Season After Pentecost: The Gospel Passage – The Authentic Christian Life is “Tough Stuff”

When I set out to comment on a text – while I may bring background knowledge with me – I strive to understand the text, its meaning and its importance at the moment I am reading it. So for this passage of scripture I need to figure out how the two went together. Because at first glance they do not seem to connect.

Now large crowds were traveling with him; and he turned and said to them, “Whoever comes to me and does not hate father and mother, wife and children, brothers and sisters, yes, and even life itself, cannot be my disciple. Whoever does not carry the cross and follow me cannot be my disciple.” (Luke 14:25-27)

This is clear enough; or at least a clear as it is going to get. We are not to “hate” family or even friends. That is contradictory to the Christian life. BUT if regard for them gets in the way or stops us from living an authentic Christian life, then we must set aside any affection for them and place our focus on God and Christ. This goes for any other issue, item, possession or concept that is in our life. And that is how the first portion of this passage connects to the second.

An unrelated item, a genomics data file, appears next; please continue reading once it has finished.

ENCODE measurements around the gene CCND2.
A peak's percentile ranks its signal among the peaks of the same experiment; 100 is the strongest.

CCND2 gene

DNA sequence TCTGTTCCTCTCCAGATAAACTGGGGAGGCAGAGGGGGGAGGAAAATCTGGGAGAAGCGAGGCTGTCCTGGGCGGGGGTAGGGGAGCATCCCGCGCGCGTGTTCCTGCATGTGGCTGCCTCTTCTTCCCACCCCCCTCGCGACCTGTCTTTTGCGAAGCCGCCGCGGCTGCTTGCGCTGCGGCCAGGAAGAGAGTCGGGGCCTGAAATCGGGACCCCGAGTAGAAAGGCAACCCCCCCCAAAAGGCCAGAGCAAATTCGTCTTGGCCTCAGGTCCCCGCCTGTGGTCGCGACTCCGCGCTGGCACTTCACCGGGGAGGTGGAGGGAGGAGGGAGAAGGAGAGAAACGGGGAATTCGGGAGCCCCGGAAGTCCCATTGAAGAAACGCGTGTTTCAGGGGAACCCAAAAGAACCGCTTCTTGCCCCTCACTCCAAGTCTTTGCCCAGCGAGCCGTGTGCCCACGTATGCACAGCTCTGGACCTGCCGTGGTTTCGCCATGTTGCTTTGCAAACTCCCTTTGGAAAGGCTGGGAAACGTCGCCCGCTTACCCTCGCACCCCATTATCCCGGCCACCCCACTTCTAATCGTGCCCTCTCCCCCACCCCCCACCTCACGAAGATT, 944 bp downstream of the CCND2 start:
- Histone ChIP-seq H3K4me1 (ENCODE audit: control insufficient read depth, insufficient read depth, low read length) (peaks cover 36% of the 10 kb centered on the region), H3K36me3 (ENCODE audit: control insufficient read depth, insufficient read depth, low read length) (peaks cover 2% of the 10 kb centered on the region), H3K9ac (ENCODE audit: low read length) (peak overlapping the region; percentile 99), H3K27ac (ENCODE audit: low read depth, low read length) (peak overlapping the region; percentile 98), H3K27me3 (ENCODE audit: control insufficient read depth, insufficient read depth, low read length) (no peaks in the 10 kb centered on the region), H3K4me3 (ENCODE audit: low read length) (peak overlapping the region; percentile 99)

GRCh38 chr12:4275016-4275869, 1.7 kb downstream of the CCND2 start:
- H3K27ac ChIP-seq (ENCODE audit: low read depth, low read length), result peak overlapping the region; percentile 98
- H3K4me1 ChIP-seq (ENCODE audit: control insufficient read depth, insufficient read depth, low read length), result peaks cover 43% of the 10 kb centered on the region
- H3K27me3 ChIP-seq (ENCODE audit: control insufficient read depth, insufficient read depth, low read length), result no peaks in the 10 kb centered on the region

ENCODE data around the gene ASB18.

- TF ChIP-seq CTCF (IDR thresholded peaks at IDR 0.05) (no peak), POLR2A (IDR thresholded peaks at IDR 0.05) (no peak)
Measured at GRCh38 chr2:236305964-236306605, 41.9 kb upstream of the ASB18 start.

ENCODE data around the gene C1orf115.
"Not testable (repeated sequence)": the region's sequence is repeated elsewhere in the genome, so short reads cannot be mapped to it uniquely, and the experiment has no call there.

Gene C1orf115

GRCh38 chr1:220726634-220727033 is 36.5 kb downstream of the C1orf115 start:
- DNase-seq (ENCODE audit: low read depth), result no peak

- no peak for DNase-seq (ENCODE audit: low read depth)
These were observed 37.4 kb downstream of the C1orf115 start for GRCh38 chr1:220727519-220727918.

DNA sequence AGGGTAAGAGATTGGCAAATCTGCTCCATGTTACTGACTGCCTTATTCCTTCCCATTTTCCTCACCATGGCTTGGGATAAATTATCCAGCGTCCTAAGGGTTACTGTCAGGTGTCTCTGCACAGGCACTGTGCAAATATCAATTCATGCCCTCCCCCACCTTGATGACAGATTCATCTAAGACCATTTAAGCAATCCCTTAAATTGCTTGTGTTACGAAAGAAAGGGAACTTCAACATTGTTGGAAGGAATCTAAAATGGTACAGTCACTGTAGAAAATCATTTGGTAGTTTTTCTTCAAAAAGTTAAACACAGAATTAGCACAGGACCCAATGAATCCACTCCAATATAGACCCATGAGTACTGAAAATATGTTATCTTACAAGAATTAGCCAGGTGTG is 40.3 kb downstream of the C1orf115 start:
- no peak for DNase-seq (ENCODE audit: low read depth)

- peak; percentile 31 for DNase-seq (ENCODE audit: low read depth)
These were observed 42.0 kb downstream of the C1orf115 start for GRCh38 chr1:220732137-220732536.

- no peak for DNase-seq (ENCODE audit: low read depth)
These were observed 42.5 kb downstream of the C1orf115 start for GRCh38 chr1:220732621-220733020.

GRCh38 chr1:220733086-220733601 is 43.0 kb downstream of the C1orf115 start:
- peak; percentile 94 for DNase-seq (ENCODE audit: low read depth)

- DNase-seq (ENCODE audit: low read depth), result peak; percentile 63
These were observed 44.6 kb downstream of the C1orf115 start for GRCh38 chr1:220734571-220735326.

For which of you, intending to build a tower, does not first sit down and estimate the cost, to see whether he has enough to complete it? Otherwise, when he has laid a foundation and is not able to finish, all who see it will begin to ridicule him, saying, ‘This fellow began to build and was not able to finish.’ Or what king, going out to wage war against another king, will not sit down first and consider whether he is able with ten thousand to oppose the one who comes against him with twenty thousand? If he cannot, then, while the other is still far away, he sends a delegation and asks for the terms of peace. So therefore, none of you can become my disciple if you do not give up all your possessions.” (Verses 28-33)

With the caveat of any other item etc, it is clear to see that one must from the beginning be determined not to let anything, not ANYTHING get in the way of our Christian calling. And that is pretty severe. I know, because I have traveled a hard road to the point I am in my life. Goals, ambition, preconceived ideas, even my own understanding of my life and my world – I have had to set aside. And I will be the first to admit I probably did not do that as well as I could have or should have. But each of us, beloved reader, makes choices according to what he/she knows at the time. We need to extend to ourselves grace when the choices we make do not turn out the way we thought.